In 1975, new manager Björn Bolling decided to re-position Turesson and play him as a libero, a move that proved to become highly successful. At age 33, Turesson revived his footballing career, dictating his teammates thanks to his excellent perception of the game.[12][2]

At the end of 1976, aged 36, Turesson retired from football. In total, he made 282 league appearances for Hammarby and scored 88 goals.[15] In 2004, Turesson was voted as the club's fifteenth biggest profile throughout its history. [16]

International careerEdit

Turesson made his senior debut for Sweden on 16 September 1962, aged 20, in a 2–1 loss against Norway in an away friendly.[17][18]

In 1966, he broke into the Swedish squad as a regular, after scoring a hat-trick in a 4–2 win against Norway on 18 September. He featured in five of six qualifying games ahead of the UEFA Euro 1968, as Sweden failed to qualify for the main tournament.[19][2]

Turesson was called up for the 1970 FIFA World Cup, where Sweden got knocked out after the group stage. He scored in Sweden's 1–1 draw against Israel national football team.[2][17][19]

Managerial careerEdit

Turesson returned to Hammarby in 1978, two seasons after his retirement, being appointed as the new manager as the club. Hammarby's chairman Lennart Nyman had been in negotiations, that ultimately came out unsuccessful, with several other possible recruitments before convincing Turesson to take the position.[2][20]

Hammarby's squad consisted of established key players like Jan Sjöström, Kenneth Ohlsson, Mats Werner and Billy Ohlsson, together with younger talents such as Thomas Dennerby, Klas Johansson, Michael Andersson, Sten-Ove Ramberg, Mikael Rönnberg and Peter Gerhardsson. The club had a tough first half of the season, being involved in the relegation battle, before finally finishing 9th in the table. At the end of the year, Turesson was replaced by Bengt "Julle" Gustavsson.[20]

Personal lifeEdit

His son Tomas Turesson would also become a professional footballer, representing Hammarby IF between 1983 and 1990.[21]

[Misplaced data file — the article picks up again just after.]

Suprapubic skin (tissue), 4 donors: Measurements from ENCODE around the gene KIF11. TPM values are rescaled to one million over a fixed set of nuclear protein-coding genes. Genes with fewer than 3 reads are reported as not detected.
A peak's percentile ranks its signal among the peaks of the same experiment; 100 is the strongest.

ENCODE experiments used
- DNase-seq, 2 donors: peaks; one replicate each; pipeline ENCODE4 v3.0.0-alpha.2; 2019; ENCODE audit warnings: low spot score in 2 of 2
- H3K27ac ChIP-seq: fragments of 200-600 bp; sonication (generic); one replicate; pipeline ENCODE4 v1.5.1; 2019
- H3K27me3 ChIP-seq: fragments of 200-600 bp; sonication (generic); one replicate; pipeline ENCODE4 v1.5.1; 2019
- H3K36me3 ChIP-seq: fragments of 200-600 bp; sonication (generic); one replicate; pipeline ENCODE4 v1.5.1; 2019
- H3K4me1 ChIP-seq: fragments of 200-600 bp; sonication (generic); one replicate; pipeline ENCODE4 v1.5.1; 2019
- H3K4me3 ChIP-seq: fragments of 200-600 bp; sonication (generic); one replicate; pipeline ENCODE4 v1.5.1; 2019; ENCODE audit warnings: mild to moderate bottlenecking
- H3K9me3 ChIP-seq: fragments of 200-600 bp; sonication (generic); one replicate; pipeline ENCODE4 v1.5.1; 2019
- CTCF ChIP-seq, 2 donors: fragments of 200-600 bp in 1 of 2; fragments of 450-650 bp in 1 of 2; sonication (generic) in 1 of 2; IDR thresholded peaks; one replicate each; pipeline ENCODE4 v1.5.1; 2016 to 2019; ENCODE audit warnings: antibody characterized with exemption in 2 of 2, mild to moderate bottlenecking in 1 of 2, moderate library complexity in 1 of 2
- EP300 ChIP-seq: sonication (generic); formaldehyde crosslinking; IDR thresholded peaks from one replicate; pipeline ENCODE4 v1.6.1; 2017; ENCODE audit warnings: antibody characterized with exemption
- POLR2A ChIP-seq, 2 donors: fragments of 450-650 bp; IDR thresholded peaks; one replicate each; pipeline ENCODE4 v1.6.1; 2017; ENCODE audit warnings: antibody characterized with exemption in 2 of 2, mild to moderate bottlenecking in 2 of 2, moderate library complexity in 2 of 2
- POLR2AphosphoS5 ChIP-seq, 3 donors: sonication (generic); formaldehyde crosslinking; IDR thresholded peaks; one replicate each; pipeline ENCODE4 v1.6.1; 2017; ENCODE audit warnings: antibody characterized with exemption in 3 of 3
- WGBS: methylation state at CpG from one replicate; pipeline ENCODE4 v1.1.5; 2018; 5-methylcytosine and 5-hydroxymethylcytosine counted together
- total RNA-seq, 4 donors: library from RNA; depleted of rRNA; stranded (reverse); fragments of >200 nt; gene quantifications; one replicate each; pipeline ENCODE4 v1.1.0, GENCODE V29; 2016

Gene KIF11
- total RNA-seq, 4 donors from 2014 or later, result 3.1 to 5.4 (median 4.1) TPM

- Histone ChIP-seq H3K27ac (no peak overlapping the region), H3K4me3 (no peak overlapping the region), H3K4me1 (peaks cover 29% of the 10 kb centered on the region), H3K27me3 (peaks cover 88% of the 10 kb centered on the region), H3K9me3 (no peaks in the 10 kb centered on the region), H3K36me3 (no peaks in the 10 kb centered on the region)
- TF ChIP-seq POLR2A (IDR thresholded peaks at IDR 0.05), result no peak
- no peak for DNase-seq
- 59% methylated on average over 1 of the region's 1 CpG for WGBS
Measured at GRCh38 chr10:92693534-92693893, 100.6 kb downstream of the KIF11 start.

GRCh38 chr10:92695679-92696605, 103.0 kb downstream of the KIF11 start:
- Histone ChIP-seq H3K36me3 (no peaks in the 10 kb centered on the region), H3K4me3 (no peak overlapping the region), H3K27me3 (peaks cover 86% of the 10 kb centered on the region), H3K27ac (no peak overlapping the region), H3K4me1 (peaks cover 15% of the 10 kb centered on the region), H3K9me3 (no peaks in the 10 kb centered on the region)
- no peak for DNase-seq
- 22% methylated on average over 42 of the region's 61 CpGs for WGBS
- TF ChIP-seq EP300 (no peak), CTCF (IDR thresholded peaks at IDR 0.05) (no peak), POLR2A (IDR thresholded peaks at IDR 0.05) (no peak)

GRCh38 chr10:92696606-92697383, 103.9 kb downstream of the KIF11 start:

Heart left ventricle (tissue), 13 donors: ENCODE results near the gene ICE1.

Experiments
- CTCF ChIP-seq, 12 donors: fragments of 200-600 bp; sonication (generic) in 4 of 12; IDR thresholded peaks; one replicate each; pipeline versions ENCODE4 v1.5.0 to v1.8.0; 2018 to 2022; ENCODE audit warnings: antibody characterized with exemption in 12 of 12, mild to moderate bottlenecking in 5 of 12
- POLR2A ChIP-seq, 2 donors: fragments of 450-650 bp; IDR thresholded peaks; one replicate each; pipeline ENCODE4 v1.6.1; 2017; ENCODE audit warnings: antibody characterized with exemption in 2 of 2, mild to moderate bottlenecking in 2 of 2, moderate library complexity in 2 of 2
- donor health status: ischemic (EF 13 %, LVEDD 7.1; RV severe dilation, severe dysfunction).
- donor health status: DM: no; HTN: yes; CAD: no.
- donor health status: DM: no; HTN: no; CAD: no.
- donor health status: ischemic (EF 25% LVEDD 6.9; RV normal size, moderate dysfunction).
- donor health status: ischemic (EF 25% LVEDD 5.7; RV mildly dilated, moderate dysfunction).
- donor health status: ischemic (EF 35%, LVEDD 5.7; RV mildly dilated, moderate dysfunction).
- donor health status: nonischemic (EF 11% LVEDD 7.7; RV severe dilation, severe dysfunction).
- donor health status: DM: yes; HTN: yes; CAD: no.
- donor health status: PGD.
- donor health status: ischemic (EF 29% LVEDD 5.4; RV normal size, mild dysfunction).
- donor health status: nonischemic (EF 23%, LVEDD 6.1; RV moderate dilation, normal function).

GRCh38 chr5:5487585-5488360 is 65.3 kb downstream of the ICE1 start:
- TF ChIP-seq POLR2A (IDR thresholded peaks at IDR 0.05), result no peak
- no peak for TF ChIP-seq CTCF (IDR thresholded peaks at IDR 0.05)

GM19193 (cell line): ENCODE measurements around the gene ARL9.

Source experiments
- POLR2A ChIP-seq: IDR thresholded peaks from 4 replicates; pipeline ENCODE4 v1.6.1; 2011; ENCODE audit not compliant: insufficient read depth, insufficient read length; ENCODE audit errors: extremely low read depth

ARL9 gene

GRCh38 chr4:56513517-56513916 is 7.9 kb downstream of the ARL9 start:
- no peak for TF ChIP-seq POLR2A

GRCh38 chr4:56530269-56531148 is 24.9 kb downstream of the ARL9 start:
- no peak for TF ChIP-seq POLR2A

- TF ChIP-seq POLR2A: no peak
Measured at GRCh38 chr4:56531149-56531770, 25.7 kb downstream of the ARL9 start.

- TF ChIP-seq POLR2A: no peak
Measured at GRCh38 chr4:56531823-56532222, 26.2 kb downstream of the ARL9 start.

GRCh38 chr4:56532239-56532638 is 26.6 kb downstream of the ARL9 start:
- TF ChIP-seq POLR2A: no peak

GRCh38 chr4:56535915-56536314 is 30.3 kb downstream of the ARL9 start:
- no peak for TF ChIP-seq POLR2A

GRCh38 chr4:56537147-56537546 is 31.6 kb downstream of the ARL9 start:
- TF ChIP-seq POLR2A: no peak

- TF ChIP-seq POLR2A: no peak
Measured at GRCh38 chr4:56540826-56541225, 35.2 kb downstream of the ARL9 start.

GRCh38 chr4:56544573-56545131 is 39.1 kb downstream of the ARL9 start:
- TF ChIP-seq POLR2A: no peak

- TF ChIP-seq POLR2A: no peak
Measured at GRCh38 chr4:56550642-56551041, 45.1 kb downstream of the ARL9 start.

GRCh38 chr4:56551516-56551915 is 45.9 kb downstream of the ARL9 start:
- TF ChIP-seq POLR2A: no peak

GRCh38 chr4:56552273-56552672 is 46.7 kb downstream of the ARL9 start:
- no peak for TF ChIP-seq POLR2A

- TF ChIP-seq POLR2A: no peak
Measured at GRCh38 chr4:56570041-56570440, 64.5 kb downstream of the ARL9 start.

Turesson died on 13 December 2004, aged 62, due to a chronic kidney decease.[12][5]


  1. ^ "Sweden national football team stats". (in Swedish). Archived from the original on 2001-06-09.
  2. ^ a b c d e f g h i j k l m "Den störste" (PDF) (in Swedish). Hammarby Fotboll. Retrieved 15 November 2020.
  3. ^ a b c d e "Köp svenskt!" (PDF) (in Swedish). Nya Fotbollboken. Retrieved 15 November 2020.
  4. ^ a b "1961" (in Swedish). HIF Historia. Retrieved 15 November 2020.
  5. ^ a b "Turessons kamp är över" (in Swedish). Dagens Nyheter. Retrieved 15 November 2020.
  6. ^ "1962" (in Swedish). HIF Historia. Retrieved 15 November 2020.
  7. ^ "1963" (in Swedish). HIF Historia. Retrieved 15 November 2020.
  8. ^ "1965" (in Swedish). HIF Historia. Retrieved 15 November 2020.
  9. ^ "1964" (in Swedish). HIF Historia. Retrieved 15 November 2020.
  10. ^ a b "Tom Turesson – Statistics" (in Dutch). Club Brugge. Retrieved 15 November 2020.
  11. ^ "Tom Turesson – Biografie" (in Dutch). Club Brugge. Retrieved 15 November 2020.
  12. ^ a b c d "Hammarby-legendar död" (in Swedish). Aftonbladet. Retrieved 15 November 2020.
  13. ^ "1974" (in Swedish). HIF Historia. Retrieved 15 November 2020.
  14. ^ "Janne Sjöström har lämnat oss" (in Swedish). Hammarby Fotboll. 15 September 2013. Archived from the original on 19 September 2013.
  15. ^ "Turesson, Tom" (in Swedish). National Football Teams. Retrieved 16 November 2020.
  16. ^ "Historik" (in Swedish). Hammarby Fotboll. Archived from the original on 26 March 2011.
  17. ^ a b "Landslagsdatasen: Tom Turesson" (in Swedish). Swedish Football Association. Retrieved 15 November 2020.
  18. ^ "Norge 2 - 1 Sverige" (in Swedish). Swedish Football Association. Retrieved 15 November 2020.
  19. ^ a b "Landslagsdatasen: Tom Turesson" (in Swedish). Swedish Football Association. Retrieved 15 November 2020.
  20. ^ a b "Julkalendern lucka 4: Tom Turesson" (in Swedish). Hammarby Fotboll. 4 December 2013. Archived from the original on 22 December 2013.
  21. ^ "Tomas Turesson" (in Swedish). Swedish Football Association. Retrieved 15 November 2020.

External linksEdit